A Preview of Kentucky Derby Sound

Thundering hoofs meet chattering commentators at this weekend’s Kentucky Derby. The NBC and NBC Sports Network shows will have lots of both. The NEP ND3 truck is managing the former, the NEP SS24 rig the latter, and both are using Calrec Alpha audio consoles. The effects submix is being done from ND3C using a Calrec Q2 analog console.

Speaking of analog, Churchill Downs has plenty of that kind of cabling, which is fine with Wendel Stevens, the A1 who is mixing the show in discrete 5.1 surround audio. “Most of our traffic is on DT-12 cables in analog, because the track is nicely wired with DT and XLRs,” he explains. “But we do use six MADI streams for signal distribution throughout the compound.” He will be joined by Ryan Outcalt and Dana Kirkpatrick sharing submix duties. Lee Pfanner is the A1 mixing the NBCSN shows.

The track is heavily covered for sound: 16 camera mics – a mixture of Sennheiser 416 and Audio-Technica BP4029 shotguns – are blended with five mics on the starting gate, comprising four Sony ECM-77 lavaliers and a Sennheiser 416 shotgun.

But lots of other sound elements are critical to providing a complete picture for viewers, including Audio-Technica BP3025 stereo microphones on the bugler, choir, and marching band. The crowd will be picked up by an array of Sennheiser ME64 cardioid condensers, which Stevens says he chooses for their high output levels.

Riding atop all this over two days of shows will be 16 commentators and announcers using a total of 35 microphones. Eight of these are wireless, provided by BSI, which is also handling the IFB. The extra mics are necessary on a show that covers a lot of ground. “Reporters move from location to location throughout the show, sometimes switching microphones, depending on locations,” he explains, noting that RF wireless often won’t work reliably indoors in some environments.

Stevens won’t know until just before the race how many — if any — microphone sources he might have on the jockeys, for whom weight is the critical issue. “We meet the jockeys in the jockey room,” he tells SVG.  “The transmitter is normally inside a pouch, which is attached with large safety pins on the jockey’s inner layer of clothing. Usually, the transmitter pouch is located on the jockey’s back, with each rider requesting whatever tweaks to make the mic more comfortable.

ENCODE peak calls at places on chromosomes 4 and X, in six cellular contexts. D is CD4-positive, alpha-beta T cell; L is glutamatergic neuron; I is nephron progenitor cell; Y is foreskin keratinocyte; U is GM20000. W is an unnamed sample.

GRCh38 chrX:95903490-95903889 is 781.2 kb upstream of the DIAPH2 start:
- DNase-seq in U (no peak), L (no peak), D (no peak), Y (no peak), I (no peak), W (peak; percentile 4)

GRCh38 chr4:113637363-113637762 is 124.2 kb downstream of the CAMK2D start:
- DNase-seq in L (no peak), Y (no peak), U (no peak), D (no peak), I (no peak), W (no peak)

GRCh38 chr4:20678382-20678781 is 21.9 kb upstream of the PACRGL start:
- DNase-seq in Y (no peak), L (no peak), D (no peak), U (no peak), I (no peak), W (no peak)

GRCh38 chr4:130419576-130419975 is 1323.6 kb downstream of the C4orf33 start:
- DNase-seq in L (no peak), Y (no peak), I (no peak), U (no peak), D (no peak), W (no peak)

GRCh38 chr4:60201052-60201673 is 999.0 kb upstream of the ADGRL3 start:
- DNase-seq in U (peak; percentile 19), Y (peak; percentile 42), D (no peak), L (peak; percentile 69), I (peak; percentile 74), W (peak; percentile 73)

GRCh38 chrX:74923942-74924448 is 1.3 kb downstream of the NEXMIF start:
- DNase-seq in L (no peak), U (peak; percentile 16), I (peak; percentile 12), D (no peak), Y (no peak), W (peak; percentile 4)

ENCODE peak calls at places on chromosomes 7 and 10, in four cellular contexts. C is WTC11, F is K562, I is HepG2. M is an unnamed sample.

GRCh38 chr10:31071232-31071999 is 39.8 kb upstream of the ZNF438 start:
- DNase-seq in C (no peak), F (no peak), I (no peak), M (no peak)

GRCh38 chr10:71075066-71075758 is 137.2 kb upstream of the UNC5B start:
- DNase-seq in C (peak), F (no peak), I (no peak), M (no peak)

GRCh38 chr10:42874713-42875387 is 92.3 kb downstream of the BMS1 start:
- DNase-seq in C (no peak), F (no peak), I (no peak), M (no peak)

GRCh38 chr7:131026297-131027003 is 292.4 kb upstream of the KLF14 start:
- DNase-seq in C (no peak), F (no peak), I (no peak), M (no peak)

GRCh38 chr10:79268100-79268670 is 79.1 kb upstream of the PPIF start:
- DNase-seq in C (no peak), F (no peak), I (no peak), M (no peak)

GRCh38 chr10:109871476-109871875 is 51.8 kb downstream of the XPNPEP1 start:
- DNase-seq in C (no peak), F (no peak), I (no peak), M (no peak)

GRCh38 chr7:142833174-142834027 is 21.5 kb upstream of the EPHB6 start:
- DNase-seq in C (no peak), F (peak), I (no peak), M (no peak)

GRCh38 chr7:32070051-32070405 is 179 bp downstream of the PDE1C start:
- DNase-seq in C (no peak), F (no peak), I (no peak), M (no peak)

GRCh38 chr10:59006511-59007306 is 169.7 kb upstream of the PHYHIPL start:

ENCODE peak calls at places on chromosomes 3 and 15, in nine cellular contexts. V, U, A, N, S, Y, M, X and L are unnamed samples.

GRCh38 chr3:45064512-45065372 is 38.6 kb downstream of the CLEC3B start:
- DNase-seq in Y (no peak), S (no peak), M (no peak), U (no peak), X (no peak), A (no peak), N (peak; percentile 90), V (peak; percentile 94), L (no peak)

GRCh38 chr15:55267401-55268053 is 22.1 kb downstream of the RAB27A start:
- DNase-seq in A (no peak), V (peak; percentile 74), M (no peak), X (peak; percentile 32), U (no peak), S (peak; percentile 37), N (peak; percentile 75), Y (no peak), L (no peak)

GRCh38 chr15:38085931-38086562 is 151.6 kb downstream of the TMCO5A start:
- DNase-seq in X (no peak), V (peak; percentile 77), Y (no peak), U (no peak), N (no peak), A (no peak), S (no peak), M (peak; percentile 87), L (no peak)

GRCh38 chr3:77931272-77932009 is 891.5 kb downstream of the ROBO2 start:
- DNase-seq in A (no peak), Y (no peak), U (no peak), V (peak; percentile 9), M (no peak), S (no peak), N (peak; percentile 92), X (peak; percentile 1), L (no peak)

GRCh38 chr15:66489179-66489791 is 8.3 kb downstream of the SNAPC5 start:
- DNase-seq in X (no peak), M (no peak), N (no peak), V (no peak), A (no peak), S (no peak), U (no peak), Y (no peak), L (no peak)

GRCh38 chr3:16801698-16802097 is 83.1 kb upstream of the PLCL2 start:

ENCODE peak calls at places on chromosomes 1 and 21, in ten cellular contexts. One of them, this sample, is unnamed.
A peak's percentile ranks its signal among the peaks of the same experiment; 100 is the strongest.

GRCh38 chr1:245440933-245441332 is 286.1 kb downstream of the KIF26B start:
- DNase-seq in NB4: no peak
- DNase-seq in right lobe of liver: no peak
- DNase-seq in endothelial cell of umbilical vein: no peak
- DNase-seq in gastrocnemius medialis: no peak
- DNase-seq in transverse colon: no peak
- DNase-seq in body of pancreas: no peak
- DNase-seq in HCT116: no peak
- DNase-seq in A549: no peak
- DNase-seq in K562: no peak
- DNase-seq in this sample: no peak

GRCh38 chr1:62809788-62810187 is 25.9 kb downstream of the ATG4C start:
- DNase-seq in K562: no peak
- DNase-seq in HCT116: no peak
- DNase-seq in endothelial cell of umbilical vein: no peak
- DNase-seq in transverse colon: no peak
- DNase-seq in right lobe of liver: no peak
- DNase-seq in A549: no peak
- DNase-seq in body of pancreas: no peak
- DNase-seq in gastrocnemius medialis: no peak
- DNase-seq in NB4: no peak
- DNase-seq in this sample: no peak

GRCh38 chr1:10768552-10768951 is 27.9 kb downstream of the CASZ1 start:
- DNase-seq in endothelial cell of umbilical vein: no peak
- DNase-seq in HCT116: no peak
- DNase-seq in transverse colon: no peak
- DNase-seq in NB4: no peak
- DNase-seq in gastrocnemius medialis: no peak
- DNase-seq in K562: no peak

“BSI provides the transmitters,” he continues, “and the elements are Sennheiser MKE2s. The transmitters are full-size, high-powered units to provide enough power for track-wide coverage. The mic element is ideally located under the jockey’s clothing in the jockey’s armpit area, keeping it away from wind and dirt. The front of the jockey during a race you hear nothing but wind, slapping clothing, and dirt thumps.”

Like most sports, horseracing offers some peculiarities, and several can be really peculiar, such as the need to avoid leaving microphone cables coiled along the ground, which to horses look an awful lot like snakes.

This year, though, so close to the anniversary of the Boston Marathon bombings, security has changed some broadcast work habits. “We have to be conscious not to wrap up field gear in black garbage bags, so that it looks like something a bad guy left lying around,” Stevens says. “Everything has to be clearly identified as NBC’s. After the Boston Marathon bombing last year, this became a concern.”

Password must contain the following:

A lowercase letter

A capital (uppercase) letter

A number

Minimum 8 characters


The Latest in Sports Video Production & Technology
in Your Inbox for FREE

Daily Email Newsletters Monday - Friday